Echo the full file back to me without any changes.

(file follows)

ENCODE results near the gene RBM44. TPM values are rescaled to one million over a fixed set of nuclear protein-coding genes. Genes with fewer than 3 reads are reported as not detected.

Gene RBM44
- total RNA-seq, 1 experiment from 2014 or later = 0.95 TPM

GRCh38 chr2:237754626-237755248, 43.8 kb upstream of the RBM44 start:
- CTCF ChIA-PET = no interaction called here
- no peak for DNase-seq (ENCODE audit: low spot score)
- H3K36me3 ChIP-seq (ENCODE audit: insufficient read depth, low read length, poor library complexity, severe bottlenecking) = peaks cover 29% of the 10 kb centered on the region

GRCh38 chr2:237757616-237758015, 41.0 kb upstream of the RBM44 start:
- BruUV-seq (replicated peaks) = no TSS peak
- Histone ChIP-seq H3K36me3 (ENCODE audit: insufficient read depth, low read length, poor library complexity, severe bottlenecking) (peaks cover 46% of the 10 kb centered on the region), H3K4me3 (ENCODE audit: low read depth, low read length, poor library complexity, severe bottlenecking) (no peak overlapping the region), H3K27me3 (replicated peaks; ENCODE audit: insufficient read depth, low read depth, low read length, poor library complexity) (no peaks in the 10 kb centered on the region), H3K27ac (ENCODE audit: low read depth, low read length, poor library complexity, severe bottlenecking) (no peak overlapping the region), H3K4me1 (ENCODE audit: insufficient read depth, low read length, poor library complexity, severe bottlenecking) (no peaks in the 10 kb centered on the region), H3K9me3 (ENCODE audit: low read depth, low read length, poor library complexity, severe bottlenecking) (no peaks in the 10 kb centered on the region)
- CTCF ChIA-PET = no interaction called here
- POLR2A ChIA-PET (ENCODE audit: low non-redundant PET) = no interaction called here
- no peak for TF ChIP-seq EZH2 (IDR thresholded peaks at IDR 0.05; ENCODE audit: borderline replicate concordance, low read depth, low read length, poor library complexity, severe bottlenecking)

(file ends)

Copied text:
ENCODE results near the gene RBM44. TPM values are rescaled to one million over a fixed set of nuclear protein-coding genes. Genes with fewer than 3 reads are reported as not detected.

Gene RBM44
- total RNA-seq, 1 experiment from 2014 or later = 0.95 TPM

GRCh38 chr2:237754626-237755248, 43.8 kb upstream of the RBM44 start:
- CTCF ChIA-PET = no interaction called here
- no peak for DNase-seq (ENCODE audit: low spot score)
- H3K36me3 ChIP-seq (ENCODE audit: insufficient read depth, low read length, poor library complexity, severe bottlenecking) = peaks cover 29% of the 10 kb centered on the region

GRCh38 chr2:237757616-237758015, 41.0 kb upstream of the RBM44 start:
- BruUV-seq (replicated peaks) = no TSS peak
- Histone ChIP-seq H3K36me3 (ENCODE audit: insufficient read depth, low read length, poor library complexity, severe bottlenecking) (peaks cover 46% of the 10 kb centered on the region), H3K4me3 (ENCODE audit: low read depth, low read length, poor library complexity, severe bottlenecking) (no peak overlapping the region), H3K27me3 (replicated peaks; ENCODE audit: insufficient read depth, low read depth, low read length, poor library complexity) (no peaks in the 10 kb centered on the region), H3K27ac (ENCODE audit: low read depth, low read length, poor library complexity, severe bottlenecking) (no peak overlapping the region), H3K4me1 (ENCODE audit: insufficient read depth, low read length, poor library complexity, severe bottlenecking) (no peaks in the 10 kb centered on the region), H3K9me3 (ENCODE audit: low read depth, low read length, poor library complexity, severe bottlenecking) (no peaks in the 10 kb centered on the region)
- CTCF ChIA-PET = no interaction called here
- POLR2A ChIA-PET (ENCODE audit: low non-redundant PET) = no interaction called here
- no peak for TF ChIP-seq EZH2 (IDR thresholded peaks at IDR 0.05; ENCODE audit: borderline replicate concordance, low read depth, low read length, poor library complexity, severe bottlenecking)